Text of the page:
No sacred cows, says new boss at ads firm WPP

No sacred cows, says new boss at ads firm WPP

By Joe Mayes

Mark Read is stepping out from the shadow of WPP founder Martin Sorrell as the British advertising company’s new chief executive, and he has a clear message: Change is coming.

“There are no sacred cows,” Read said in an interview, shortly after WPP confirmed his appointment. 

In an unusually lengthy statement, Read promised renewal and a different style that would be “inclusive, respectful, collaborative, diverse”. 

That is a thinly-veiled criticism of the approach of his former boss, who earned a reputation as abrasive to downright bullying.

The industry is up against increasingly powerful digital rivals and battling declines in spending by consumer goods companies.

His resume hardly suggests a clean break for WPP: Read joined as a corporate development manager in 1989, three years after Sorrell founded the advertising group, and has stayed put for most of his career apart from a period outside the company in the 1990s.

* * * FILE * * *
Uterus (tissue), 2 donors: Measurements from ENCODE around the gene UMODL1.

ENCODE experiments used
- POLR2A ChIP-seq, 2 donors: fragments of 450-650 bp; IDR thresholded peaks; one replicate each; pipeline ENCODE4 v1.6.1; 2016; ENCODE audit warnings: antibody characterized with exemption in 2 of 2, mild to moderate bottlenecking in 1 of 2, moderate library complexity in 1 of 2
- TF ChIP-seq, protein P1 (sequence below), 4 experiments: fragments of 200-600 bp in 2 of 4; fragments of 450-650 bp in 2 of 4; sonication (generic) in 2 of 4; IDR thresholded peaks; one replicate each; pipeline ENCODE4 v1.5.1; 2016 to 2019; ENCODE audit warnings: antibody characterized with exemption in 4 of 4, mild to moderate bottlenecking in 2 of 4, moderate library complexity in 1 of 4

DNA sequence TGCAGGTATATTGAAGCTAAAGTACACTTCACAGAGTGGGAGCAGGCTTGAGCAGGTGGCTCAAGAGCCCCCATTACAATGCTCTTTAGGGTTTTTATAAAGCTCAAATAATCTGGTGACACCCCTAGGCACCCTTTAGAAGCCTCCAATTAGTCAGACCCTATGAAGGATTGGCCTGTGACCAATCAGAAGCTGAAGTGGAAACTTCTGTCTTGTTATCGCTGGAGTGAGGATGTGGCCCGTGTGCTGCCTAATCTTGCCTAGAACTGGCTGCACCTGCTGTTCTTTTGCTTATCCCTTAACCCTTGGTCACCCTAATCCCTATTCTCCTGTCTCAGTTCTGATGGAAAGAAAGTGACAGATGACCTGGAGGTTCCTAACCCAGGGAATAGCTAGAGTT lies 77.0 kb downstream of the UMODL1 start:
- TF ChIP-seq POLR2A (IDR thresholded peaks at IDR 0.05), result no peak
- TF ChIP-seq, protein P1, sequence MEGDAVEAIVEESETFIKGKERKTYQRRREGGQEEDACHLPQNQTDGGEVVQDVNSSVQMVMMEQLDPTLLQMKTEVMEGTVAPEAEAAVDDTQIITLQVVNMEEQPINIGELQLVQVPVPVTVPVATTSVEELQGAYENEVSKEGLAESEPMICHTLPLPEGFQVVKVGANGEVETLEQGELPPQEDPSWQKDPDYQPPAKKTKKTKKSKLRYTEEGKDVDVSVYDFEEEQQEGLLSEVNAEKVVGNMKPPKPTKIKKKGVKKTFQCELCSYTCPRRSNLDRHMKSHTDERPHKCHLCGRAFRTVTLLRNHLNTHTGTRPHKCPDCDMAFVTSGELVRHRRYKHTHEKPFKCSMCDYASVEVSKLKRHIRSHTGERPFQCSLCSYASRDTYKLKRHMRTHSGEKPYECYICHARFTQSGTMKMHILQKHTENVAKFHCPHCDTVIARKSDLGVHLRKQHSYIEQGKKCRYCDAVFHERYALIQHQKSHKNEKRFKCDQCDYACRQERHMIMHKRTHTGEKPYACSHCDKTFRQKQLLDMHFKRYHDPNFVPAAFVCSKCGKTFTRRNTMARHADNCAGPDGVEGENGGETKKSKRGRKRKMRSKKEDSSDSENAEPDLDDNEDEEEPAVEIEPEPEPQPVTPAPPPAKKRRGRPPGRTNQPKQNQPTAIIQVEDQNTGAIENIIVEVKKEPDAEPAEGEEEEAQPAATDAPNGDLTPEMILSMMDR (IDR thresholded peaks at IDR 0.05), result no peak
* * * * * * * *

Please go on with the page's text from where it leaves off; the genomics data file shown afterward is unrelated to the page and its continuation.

As a past head of strategy and head of digital at WPP, Read is partly responsible for where the world’s largest ad company is today.

While he may not take a hatchet to Sorrell’s legacy, Read, 51, has made some symbolic moves in recent months as WPP’s interim head of operations: Selling some minority stakes, such as in digital ad company AppNexus and Latin American tech firm Globant, and making plans to move WPP’s head office from its longstanding headquarters in London’s high-class Mayfair district.

Investors will get a further taste of his approach later today, when WPP reports interim financial results.

Some restructuring seems likely, with Read saying he may look to reduce the number of brands. 

There are more than 100, ranging from creative agencies Ogilvy and J Walter Thompson to media houses Wavemaker and Mindshare.

“We may not need as many of them as we had in the past,” Read said.

WPP shares, which had been up slightly, have fallen 28% in the last two years. 

Read will be paid an annual salary of £975,000 (€1.08m) plus the opportunity for bonuses. 

His pay is set to be lower than Sorrell’s.

Bloomberg

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